There is no narrative relation between ‘Steel Rain 2: Summit’ and its 2017 predecessor, even though both star Jung Woo-sung and Kwak Do-won, other than that they both deal with hardliners within the North Korean military wanting to scuttle peace efforts between North and South Korea. In fact, Jung and Kwak have switched sides in this thematic sequel – whereas he played a loyal North Korean agent earlier, Jung is now the South Korean President Han; and while Kwak was playing a South Korean government official helping Jung’s character previously, he is now no less than the Supreme Guard commander who engineers a coup against his Supreme Leader. This page has steel rain 2 2020, watch online, steel rain 2 2020 free download, full movie hd
The tension among the Big and Middle Powers sets the basis for the relationship among the key characters. President Han genuinely wants the DPRK Chairman Cho (Yoo Yeon-seok) to find common ground with the boorish US President, the latter clearly modelled after the current White House occupant; on the other hand, Han and Cho seem to have struck up a kinship as fellow Koreans, in obvious reference to the ambition of the current South Korean leadership. The interplay among them while locked inside a cramped room on the Paektu is surprisingly engaging, which is also credit to the chemistry among the three actors. Filmxy has Steel Rain 2 (2020) Online Full Movie, Steel Rain 2 (2020) free download HD Bluray 720p 1080p with English subtitle. Stars: Angus Macfadyen, Kristen Dalton, Woo-sung Jung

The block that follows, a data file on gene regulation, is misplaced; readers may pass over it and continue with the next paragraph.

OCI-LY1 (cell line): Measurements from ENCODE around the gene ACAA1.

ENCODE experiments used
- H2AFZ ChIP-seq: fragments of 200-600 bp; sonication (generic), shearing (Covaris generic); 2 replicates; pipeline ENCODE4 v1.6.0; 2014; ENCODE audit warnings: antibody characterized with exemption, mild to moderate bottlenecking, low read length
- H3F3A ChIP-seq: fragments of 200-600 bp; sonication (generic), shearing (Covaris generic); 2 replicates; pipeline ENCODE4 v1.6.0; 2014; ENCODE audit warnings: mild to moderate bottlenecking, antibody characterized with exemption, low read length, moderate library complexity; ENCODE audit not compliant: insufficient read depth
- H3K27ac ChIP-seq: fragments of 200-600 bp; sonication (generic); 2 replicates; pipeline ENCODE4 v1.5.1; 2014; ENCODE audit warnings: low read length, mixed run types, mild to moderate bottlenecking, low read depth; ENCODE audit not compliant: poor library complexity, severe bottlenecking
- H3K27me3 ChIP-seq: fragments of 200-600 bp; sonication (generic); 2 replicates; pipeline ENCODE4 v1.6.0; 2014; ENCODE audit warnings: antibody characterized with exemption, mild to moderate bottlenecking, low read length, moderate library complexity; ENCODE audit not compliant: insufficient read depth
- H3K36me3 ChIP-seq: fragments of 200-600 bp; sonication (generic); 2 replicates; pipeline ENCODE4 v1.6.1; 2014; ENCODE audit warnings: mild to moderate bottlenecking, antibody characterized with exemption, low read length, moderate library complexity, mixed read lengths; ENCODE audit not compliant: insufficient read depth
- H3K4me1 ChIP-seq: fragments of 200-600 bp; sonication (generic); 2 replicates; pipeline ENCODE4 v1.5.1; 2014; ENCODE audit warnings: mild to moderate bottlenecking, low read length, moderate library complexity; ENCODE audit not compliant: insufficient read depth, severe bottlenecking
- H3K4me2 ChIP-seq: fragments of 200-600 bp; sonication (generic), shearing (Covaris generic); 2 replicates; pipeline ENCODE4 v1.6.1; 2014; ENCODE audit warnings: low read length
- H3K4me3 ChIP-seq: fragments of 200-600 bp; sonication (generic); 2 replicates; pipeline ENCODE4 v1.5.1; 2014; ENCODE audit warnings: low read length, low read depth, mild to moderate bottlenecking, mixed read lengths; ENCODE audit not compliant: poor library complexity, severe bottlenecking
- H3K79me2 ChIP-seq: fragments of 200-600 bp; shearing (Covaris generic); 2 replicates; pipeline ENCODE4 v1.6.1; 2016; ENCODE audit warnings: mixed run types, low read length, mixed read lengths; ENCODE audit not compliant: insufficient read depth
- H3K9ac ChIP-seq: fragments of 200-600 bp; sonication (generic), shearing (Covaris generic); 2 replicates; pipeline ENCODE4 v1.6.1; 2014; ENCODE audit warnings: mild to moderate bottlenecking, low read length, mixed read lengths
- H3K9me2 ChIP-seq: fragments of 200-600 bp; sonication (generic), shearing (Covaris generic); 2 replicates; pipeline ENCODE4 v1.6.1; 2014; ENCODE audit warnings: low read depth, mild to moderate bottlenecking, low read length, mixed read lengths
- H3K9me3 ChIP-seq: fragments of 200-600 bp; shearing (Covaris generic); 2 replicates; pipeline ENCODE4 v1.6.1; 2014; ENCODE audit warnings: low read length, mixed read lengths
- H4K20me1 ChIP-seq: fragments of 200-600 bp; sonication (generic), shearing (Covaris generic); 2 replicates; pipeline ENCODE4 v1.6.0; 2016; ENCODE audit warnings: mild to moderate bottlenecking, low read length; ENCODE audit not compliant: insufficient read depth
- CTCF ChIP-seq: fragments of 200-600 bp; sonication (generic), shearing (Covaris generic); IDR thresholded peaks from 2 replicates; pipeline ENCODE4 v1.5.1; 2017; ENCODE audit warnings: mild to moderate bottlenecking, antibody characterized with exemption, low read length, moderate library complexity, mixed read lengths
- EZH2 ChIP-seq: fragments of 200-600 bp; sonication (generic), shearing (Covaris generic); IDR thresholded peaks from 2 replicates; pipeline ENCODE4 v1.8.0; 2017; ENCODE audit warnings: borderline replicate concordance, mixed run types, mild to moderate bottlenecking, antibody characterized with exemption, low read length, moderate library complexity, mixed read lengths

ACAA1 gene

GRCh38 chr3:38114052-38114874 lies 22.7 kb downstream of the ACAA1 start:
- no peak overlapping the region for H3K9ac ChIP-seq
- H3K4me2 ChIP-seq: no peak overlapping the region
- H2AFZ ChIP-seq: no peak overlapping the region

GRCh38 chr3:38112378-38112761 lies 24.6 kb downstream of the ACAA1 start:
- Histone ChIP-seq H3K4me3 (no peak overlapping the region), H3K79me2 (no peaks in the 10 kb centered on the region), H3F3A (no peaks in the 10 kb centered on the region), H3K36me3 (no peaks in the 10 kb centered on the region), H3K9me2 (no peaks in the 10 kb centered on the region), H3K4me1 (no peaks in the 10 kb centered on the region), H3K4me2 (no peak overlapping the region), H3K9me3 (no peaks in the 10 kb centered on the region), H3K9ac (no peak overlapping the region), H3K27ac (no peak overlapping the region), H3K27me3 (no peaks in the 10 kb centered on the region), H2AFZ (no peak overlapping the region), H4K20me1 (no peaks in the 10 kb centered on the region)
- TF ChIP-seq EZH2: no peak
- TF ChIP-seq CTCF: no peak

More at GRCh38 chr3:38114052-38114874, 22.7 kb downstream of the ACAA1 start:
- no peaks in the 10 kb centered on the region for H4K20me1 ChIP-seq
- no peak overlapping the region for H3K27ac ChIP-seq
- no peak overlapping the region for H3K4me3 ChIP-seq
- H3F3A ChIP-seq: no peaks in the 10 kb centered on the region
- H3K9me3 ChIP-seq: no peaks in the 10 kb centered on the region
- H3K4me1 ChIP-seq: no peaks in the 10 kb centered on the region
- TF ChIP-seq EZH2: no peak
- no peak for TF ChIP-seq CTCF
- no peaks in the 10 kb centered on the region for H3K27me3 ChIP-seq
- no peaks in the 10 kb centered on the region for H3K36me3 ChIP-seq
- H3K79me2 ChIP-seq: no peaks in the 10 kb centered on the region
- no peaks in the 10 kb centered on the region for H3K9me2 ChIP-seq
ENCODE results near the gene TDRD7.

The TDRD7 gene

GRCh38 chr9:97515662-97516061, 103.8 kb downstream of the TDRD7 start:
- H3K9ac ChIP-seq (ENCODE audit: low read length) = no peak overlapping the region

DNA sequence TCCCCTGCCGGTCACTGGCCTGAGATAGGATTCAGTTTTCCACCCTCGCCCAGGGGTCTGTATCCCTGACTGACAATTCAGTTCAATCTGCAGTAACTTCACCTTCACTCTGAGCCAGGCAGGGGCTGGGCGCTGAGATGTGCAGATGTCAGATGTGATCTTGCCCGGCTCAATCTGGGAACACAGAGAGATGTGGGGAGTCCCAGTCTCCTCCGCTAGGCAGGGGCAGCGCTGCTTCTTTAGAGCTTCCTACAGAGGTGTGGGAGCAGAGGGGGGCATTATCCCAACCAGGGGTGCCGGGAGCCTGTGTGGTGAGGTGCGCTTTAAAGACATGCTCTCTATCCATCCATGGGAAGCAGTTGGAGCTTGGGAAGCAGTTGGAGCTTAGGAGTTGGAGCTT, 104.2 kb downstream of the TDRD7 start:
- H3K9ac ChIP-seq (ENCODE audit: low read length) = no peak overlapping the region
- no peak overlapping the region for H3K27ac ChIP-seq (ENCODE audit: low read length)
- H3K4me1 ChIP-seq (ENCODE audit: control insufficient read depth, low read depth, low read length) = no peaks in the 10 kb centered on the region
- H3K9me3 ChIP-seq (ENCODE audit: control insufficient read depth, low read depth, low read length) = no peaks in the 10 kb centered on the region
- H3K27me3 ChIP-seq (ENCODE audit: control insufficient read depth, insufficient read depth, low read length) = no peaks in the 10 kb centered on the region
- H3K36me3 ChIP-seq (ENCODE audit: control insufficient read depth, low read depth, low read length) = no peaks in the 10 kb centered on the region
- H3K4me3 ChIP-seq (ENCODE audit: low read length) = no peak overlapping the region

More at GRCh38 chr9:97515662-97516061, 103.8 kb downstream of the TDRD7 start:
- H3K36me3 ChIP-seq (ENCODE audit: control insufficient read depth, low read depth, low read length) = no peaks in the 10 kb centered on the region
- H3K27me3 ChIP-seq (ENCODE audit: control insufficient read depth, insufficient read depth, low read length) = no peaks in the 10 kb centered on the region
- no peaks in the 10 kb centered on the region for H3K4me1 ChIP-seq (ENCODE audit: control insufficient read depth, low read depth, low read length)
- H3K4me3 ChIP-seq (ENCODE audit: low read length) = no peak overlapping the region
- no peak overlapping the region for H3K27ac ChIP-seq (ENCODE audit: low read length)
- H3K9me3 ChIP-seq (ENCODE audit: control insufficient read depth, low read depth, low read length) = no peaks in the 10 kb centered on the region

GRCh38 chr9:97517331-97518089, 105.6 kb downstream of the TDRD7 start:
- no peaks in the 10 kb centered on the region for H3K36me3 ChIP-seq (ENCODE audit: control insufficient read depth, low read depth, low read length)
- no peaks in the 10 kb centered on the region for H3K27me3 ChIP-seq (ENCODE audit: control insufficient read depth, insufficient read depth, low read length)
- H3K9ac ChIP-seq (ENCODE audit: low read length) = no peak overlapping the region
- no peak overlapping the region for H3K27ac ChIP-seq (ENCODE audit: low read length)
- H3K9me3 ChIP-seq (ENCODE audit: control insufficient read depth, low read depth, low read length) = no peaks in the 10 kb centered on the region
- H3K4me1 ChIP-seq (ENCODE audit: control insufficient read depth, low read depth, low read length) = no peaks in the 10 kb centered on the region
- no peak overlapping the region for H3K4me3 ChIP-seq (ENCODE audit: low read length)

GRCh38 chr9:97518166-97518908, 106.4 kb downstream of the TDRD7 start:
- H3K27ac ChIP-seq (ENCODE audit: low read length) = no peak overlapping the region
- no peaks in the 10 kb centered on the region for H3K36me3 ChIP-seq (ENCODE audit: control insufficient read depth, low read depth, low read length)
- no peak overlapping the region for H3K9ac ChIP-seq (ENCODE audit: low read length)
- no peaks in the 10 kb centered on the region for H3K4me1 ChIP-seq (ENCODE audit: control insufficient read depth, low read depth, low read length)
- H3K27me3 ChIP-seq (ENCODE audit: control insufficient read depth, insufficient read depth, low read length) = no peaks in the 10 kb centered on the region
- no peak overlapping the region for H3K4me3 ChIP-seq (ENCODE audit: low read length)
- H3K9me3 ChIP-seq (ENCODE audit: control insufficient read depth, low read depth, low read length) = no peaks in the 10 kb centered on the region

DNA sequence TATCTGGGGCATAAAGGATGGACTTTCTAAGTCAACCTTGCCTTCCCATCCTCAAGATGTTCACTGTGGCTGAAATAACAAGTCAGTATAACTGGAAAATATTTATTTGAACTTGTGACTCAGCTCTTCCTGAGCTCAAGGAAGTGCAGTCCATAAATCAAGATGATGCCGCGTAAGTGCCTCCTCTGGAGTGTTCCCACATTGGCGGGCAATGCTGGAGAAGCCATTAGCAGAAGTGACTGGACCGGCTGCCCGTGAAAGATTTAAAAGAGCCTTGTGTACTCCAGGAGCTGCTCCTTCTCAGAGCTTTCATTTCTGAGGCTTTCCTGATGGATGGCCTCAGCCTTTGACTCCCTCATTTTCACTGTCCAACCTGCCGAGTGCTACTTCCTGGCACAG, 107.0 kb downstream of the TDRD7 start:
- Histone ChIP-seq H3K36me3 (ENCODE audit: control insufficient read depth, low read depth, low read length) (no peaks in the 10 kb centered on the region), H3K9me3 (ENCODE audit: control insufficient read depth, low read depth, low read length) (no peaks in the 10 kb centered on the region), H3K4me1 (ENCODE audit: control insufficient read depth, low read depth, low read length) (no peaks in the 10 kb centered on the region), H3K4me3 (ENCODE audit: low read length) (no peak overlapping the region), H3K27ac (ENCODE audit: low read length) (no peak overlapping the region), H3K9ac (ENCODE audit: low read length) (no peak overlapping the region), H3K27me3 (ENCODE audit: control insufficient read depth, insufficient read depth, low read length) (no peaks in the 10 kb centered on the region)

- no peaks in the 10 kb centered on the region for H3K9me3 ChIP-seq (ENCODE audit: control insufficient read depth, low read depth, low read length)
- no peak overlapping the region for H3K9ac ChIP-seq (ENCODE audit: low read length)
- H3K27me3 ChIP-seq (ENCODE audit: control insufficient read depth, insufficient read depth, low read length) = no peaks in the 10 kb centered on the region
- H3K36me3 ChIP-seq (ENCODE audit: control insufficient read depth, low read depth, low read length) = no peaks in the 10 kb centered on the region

Than working with each other, their characters are now working against each other. To prevent President Han from brokering a historic peace deal between his country and the United States, Kwak’s Commander Park Jin-woo sends his troops to surround the hotel in Wonsan where the leaders have gathered. Outnumbered, the three Heads of State are taken hostage on board the North Korean nuclear submarine Paektu, whereupon they discover an even bigger conspiracy involving China and Japan that could very well spark World War III. Like the first movie, writer-director Yang Woo-suk injects a heavy dose of jingoism into the narrative, and depending on your knowledge of East Asia geopolitics, you may find the exposition intriguing or didactic. Dokdo (otherwise known as the Liancourt Rocks) plays a critical role in the story, its significance dating back to the Japanese invasion of Korea and the subsequent disputes over its sovereignty after the Korean War. The China-DPRK border plays a supporting but sizeable role too, its significance dating back to the Korean War. And last but not least, the US-China relationship is yet another pivotal actor, overshadowing almost every single one of the events of the film. Frankly, those utterly unfamiliar with the delicate balance among China, DPRK, ROK and the US will probably find themselves lost amidst the labyrinth plotting, which arguably is a lot more complicated than the first movie. As tangled as it may be, you’ll have to give credit to Yang for even trying to weave such a dense backdrop into what could otherwise have been a straightforward political thriller, but the effort ultimately gives the movie added relevance especially in today’s geopolitical context.